Somewhere to Be

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Status: Finished  |  Genre: Other  |  House: Booksie Classic


Late afternoon light spilled through the windows as we approached the station. Audrey agreed we could ride into Penn together if I swore we’d part ways by the time we made it outside. On our ride, she mentioned several times how much she would miss the old structure. She kept emphasizing the word like it was a newborn she pined to hold against her chest again. Pressing the thin sheets of paper against my briefcase, she filled out the last of her documents and then handed me back my pen. 

“Here.”

Audrey had a habit of shifting her eyes away from mine when we talked, as if communicating that our conversations were confined to quick transactions. I shoved her manilla folder into the case, letting several slips of paper loose. She helped me pick them up. The last opened envelope I scrapped off the floor belonged to an old college roommate I had yet to write back. Nathaniel spent half the page bragging about a lecture he heard from Flannery O’ Connor this month; his letter ended with a quote from O’ Connor claiming that “somewhere is better than anywhere.” I think I agree.

“They should all be in there,” Audrey confirmed. Then the train stopped, and somehow the conversation devolved into some cynical monologue about time healing all wounds, but also killing us slowly. She wasn’t listening. Instead, she mentioned being late & waxed some euphemism for “date with someone that isn’t you.” 

I lied & said I had somewhere to be too. That my father was passing through and we would eat at P.J. Clarke’s to order what Nat King Cole called “the Cadillac of burgers.” She grunted just enough to say: your lies can’t even entertain me the way they used to. Still, she hugged me goodbye. I smelled her Youth Dew perfume & those familiar notes of clove & cinnamon. After our formal parting, we were both walking the same way. I followed Audrey’s lead as she stayed to the side, just to the left of the light. I kept my pace behind her until someone called out for help from the “young couple,” and Audrey kept walking.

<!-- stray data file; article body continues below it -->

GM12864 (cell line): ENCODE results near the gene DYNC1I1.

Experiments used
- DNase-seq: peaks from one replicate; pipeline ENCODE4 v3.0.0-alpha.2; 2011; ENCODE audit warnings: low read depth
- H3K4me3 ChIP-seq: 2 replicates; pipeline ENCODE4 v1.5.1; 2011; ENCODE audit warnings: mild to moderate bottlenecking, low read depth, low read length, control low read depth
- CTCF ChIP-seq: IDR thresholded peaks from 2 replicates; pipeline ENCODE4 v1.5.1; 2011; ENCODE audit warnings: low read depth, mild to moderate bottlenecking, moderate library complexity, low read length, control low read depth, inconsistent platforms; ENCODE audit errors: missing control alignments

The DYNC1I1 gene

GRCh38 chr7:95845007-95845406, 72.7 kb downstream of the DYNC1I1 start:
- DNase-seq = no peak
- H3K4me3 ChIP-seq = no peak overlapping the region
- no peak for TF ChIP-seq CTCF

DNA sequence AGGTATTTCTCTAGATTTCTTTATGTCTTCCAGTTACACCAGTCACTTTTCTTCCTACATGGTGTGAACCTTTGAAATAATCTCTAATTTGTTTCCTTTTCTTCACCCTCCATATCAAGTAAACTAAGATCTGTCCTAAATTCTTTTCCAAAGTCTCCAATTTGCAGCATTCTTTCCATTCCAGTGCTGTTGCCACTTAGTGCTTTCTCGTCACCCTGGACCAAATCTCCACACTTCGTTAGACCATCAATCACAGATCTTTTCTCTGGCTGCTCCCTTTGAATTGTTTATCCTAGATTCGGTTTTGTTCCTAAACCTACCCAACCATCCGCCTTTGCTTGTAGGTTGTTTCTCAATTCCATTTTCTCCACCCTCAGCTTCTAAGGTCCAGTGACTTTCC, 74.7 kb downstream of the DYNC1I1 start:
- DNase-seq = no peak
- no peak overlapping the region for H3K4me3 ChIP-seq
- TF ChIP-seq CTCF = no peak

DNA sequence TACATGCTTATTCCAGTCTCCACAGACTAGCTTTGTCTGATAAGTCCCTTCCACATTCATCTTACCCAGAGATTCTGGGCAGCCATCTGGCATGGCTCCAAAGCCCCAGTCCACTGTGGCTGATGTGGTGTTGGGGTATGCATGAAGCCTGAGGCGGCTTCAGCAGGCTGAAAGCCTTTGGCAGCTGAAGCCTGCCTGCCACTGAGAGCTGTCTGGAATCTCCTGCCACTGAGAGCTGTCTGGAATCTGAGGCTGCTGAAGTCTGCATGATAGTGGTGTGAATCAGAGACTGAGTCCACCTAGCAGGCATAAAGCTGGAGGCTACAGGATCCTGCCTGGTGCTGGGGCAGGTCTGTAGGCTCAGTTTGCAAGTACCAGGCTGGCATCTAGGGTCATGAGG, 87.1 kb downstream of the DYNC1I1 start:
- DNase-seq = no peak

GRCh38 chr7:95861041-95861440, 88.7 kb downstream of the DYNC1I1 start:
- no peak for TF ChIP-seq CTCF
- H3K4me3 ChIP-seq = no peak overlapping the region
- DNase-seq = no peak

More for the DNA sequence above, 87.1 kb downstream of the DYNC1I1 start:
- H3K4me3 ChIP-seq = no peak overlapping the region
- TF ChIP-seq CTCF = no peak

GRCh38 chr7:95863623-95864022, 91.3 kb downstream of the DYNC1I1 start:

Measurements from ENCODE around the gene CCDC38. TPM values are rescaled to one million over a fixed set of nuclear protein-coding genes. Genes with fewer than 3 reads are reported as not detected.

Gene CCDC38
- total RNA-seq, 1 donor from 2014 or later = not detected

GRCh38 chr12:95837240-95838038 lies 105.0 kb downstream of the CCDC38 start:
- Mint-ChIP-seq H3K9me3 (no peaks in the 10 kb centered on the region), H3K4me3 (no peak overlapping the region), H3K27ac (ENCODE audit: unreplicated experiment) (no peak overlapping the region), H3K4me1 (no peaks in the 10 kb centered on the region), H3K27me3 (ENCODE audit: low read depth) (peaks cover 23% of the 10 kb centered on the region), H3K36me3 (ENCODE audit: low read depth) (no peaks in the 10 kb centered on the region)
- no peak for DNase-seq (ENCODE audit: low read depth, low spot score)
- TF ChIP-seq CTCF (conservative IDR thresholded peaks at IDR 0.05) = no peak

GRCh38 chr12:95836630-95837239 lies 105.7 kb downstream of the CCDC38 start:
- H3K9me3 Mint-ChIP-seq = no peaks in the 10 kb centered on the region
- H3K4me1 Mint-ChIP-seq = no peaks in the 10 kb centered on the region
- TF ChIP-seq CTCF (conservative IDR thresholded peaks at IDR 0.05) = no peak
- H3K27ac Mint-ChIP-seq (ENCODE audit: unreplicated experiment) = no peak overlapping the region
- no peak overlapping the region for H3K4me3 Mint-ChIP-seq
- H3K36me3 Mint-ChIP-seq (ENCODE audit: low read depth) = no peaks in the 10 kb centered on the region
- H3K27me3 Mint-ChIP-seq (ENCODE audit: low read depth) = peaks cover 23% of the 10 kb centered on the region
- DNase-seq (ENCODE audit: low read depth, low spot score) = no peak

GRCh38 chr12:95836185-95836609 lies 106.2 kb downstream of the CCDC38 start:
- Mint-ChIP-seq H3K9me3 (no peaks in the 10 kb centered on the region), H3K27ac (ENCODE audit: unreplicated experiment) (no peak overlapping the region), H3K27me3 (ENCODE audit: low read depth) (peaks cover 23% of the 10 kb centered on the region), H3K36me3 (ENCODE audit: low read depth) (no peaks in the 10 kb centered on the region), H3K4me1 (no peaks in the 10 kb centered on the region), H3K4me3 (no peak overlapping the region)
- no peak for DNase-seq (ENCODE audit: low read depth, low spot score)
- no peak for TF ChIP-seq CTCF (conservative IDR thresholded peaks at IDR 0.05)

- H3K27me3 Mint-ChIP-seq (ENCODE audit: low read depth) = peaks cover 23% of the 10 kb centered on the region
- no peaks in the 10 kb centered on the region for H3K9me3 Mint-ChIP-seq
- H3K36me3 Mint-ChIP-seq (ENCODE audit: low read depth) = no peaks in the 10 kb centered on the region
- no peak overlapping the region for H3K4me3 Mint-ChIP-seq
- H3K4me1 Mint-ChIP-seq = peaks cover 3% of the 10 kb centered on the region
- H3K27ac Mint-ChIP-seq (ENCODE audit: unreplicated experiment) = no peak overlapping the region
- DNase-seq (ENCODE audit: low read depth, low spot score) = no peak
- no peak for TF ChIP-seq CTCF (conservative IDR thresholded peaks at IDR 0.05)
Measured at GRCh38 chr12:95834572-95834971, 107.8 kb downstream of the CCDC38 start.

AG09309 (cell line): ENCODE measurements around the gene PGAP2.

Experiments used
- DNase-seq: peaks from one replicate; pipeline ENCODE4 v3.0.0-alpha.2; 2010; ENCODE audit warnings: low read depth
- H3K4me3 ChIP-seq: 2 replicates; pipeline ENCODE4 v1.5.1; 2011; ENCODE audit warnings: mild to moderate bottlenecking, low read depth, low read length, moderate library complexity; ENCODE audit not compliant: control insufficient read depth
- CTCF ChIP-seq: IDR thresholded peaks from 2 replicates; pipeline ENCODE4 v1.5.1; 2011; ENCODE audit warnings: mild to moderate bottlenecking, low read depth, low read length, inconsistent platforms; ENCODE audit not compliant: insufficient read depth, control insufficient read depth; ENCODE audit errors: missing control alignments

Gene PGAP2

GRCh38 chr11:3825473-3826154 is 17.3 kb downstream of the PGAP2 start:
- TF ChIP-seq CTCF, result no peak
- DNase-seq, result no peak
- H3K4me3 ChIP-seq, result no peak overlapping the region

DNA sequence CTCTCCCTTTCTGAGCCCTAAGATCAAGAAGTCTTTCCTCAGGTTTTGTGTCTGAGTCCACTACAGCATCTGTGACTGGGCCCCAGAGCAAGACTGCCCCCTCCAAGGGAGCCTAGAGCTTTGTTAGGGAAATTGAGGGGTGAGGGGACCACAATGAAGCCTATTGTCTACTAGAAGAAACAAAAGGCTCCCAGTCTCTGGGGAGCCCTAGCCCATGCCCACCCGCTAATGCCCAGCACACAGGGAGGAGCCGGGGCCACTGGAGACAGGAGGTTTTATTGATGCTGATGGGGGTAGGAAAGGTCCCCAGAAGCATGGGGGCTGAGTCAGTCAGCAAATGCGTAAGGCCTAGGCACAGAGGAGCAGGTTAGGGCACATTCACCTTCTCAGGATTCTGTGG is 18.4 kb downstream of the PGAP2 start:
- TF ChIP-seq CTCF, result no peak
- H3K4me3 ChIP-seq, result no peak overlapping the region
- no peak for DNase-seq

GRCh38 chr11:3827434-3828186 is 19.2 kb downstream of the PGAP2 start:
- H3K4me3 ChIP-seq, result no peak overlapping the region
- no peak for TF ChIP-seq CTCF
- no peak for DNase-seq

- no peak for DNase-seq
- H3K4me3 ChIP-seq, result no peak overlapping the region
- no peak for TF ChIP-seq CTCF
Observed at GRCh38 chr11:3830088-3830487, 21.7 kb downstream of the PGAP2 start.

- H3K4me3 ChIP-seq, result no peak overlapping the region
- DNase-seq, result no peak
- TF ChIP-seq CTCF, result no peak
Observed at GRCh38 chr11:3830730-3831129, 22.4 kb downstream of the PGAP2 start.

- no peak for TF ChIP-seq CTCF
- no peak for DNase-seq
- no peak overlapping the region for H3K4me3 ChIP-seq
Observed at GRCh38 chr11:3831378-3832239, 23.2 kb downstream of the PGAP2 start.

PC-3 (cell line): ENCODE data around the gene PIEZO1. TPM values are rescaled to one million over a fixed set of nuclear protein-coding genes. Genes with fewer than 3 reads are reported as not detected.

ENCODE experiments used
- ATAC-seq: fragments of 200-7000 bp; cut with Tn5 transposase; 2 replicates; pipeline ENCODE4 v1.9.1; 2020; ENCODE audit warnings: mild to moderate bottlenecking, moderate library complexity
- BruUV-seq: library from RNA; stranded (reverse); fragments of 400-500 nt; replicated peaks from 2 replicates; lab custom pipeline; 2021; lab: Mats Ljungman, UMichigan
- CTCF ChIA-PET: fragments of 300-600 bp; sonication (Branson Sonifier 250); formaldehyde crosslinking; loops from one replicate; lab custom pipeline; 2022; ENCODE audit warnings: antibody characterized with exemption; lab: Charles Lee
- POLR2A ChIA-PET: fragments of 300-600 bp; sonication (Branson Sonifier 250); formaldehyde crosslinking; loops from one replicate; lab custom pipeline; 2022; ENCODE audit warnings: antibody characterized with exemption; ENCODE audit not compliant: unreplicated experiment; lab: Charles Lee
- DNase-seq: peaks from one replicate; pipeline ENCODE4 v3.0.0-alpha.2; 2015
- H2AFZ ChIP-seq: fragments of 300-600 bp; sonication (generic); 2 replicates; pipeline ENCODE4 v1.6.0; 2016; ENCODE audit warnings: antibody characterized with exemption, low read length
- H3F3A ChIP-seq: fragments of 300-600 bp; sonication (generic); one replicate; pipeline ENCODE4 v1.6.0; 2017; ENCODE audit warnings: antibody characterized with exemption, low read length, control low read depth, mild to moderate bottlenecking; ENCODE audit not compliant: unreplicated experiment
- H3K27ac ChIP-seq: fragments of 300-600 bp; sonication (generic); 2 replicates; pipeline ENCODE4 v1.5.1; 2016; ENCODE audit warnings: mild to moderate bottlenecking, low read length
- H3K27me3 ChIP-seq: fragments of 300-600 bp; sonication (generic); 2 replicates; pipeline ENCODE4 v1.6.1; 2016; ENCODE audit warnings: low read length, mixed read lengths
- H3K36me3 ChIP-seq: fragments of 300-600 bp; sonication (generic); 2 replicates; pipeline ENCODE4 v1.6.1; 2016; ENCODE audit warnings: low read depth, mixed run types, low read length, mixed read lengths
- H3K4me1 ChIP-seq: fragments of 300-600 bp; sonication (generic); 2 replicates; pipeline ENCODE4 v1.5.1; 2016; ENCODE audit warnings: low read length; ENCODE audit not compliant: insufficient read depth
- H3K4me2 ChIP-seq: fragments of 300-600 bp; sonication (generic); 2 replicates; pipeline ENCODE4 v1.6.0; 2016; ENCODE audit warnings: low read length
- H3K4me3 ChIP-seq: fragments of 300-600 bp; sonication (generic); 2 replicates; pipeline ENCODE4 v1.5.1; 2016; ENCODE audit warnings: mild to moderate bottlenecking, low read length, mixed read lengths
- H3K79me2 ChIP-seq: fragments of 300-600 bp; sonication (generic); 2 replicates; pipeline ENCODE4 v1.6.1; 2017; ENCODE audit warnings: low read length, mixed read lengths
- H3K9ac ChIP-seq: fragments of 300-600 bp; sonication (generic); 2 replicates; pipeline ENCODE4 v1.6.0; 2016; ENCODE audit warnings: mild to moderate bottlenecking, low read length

I met the room’s hollow center and the older woman that tried to wave us down. Her silhouette stretched across the passing of strangers. 

“Could you hold this?” She revealed a miniature mirror before fumbling with her open purse. I held it & felt helpful, just long enough to realize it.

After she thanked me, I stepped onto 31st street and watched more strangers shuffle past each other. Audrey was gone. Among the people with places to go, and other people to keep them company, I Iooked up. The shadows of the roof above us were tucked around the pillars that held them. They say by ‘65 it will be completely different, but how could something like this, something that took so much time to build be deconstructed so quickly? I just pray this shell of Penn Station might still mean something.


Submitted: March 01, 2020

© Copyright 2022 Joel Holland. All rights reserved.

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